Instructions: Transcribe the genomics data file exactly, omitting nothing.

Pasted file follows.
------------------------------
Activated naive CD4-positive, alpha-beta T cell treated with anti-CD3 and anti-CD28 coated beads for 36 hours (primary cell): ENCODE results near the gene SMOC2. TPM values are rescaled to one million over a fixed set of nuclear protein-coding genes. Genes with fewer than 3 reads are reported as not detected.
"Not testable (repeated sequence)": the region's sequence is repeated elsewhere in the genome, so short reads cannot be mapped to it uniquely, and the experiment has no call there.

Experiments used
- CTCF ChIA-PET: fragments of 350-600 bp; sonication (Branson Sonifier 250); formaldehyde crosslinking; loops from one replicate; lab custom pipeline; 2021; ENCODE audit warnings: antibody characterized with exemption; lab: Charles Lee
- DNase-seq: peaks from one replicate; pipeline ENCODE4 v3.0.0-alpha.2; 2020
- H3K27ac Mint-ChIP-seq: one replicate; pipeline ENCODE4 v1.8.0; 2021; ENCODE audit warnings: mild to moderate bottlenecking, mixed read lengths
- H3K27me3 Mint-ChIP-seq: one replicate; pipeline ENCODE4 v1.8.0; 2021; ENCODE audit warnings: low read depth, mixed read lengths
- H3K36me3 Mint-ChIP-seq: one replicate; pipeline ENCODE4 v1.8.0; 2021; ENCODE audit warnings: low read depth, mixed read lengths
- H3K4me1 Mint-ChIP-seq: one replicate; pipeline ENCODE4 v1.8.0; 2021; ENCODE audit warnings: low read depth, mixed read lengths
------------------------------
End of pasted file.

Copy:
Activated naive CD4-positive, alpha-beta T cell treated with anti-CD3 and anti-CD28 coated beads for 36 hours (primary cell): ENCODE results near the gene SMOC2. TPM values are rescaled to one million over a fixed set of nuclear protein-coding genes. Genes with fewer than 3 reads are reported as not detected.
"Not testable (repeated sequence)": the region's sequence is repeated elsewhere in the genome, so short reads cannot be mapped to it uniquely, and the experiment has no call there.

Experiments used
- CTCF ChIA-PET: fragments of 350-600 bp; sonication (Branson Sonifier 250); formaldehyde crosslinking; loops from one replicate; lab custom pipeline; 2021; ENCODE audit warnings: antibody characterized with exemption; lab: Charles Lee
- DNase-seq: peaks from one replicate; pipeline ENCODE4 v3.0.0-alpha.2; 2020
- H3K27ac Mint-ChIP-seq: one replicate; pipeline ENCODE4 v1.8.0; 2021; ENCODE audit warnings: mild to moderate bottlenecking, mixed read lengths
- H3K27me3 Mint-ChIP-seq: one replicate; pipeline ENCODE4 v1.8.0; 2021; ENCODE audit warnings: low read depth, mixed read lengths
- H3K36me3 Mint-ChIP-seq: one replicate; pipeline ENCODE4 v1.8.0; 2021; ENCODE audit warnings: low read depth, mixed read lengths
- H3K4me1 Mint-ChIP-seq: one replicate; pipeline ENCODE4 v1.8.0; 2021; ENCODE audit warnings: low read depth, mixed read lengths